People of Blockchain: Derek Myers

 

Name and current occupation: Derek Myers, CEO, Zero Carbon Project

Describe your current activity: Establishing Zero Carbon Project

Short bio: “Derek Myers started his career with Macquarie Bank where he was involved in designing derivative products; and trading options and futures in bonds, bullion and the energy markets. After completing his MBA, he joined Accenture as a Strategy Consultant in financial services and energy markets.

In 1999 Derek established iVentures Capital to take advantage of software technology and innovation opportunities in the energy markets.

Derek raised funds to establish PowerEx an online power exchange for energy suppliers, generators and suppliers which he sold to Amsterdam Power Exchange to facilitate their entry into the UK energy markets.

Derek acquired Beond in 2003 and has since worked on developing its services, servicing its clients and building its team. He is the Chairman of West London Sustainability and Climate Change Commission.”

When did you first hear about Bitcoin/blockchain and how? In 2013 Philip Louw, our head of software, proposed a business plan to invest in servers to experiment in mining bitcoins. We were particularly excited about the opportunity of turning electricity into bitcoin and at the same time being able to provide a valuable demand side response service to the electricity grid, who were looking for flexibility to cover the intermittency created by increasing use of solar panels. Unfortunately, both of us got distracted with other day-to-day business priorities so we missed the opportunity to scale our experiments.

What was the first crypto-related activity you did? My first crypto related activities included attending Bokky’s ethereum and solidity seminars, trading ether price volatility, investing in energy blockchain projects, and establishing Zero Carbon Project.

What was the last non-blockchain related job/occupation you had? I spent the last 15 years building my energy and carbon consultancy business in UK, called Beond. We now have 30 consultants and over 700 business energy consumer clients including Vue Cinemas, Capita, Knight Frank, The Salvation Army and Salford City Council. It was a great lesson in growing a software technology business in a highly competitive market.

What made you migrate to the blockchain professional environment? I was inspired by smart contracts and how they can be used to create a decentralised autonomous organisation by interacting automatically with digital currencies. My vision is to create a global digital currency backed by global energy consumption, to advance business democracy and to empower individuals through decentralisation.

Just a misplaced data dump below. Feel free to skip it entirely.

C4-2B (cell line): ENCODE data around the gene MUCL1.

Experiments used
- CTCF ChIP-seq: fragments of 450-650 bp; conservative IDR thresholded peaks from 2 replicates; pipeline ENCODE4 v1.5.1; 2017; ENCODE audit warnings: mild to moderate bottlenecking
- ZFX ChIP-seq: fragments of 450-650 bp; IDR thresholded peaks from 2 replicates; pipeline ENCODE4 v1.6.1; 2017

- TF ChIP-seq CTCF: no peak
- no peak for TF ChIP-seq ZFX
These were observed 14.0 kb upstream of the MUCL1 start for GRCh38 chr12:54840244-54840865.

How do you see your role in blockchain and crypto? How do you think you can influence the industry? I have always taken the long view in business and intend to take the same approach with blockchain and crypto. I am passionate about building businesses based on innovative new sophisticated software applications that can solve real world problems. I am lucky to have a solid business foundation ready to leverage smart contracts to contribute towards tackling climate change. If we are successful by leveraging utility tokens as a catalyst for change this will be a great case study for the impact blockchain can make on on real world problems.

How do you see the actual situation with ICOs? Do you believe they should be regulated? ICOs and cryptos should be cautiously regulated to ensure criminal activities are not taking place, including market manipulation and money laundering. Regulations should not be used to restrict the free movement of money from jurisdictions protecting their currencies. I personally believe that regulations should not restrict participation of retail investors who should be free to invest their own funds and could develop risk management skills by doing so. Risk education is a much better solution to this problem than regulations.

From your point of view, what are the main challenges of blockchain at the moment? The main challenge of blockchain is the lack of decentralisation. Bitcoin and Ethereum blockchains have validation networks which are too centralised and Ethereum blockchain development remains dependent on Vitalik. Other new blockchains are introducing different decentralisation approaches using delegated authorities which also have their weaknesses. My vision is a decentralised network of validation nodes controlled by individuals who have sovereign identities deployed to the blockchain. Scalability and speed can be solved by randomising smaller subsets of validators. Blockchain software becomes commoditised.

How do you see the future of blockchain? How will it evolve? Where do you think we will be in ten years’ time? Do you see crypto as some kind of universal payment system? Do you think that bitcoin will still be king, etc? Crypto will become accepted digital currencies in parts of the world supported by friendly regulators. They will complement the local fiat currencies. Their main purpose will be to interact with smart contracts to provide a rich range of new innovative services. There will be a range of competing cryptos including utility tokens, security tokens and hybrids. Bitcoin will be overtaken by other cryptos underpinned by concrete functions.

Disclaimer: for the “People of Blockchain” section we have developed a short Q&A with relevant people of the industry. All answers are presented exactly as offered. The content of the answers is not altered in any way and is the sole responsibility of the respondent.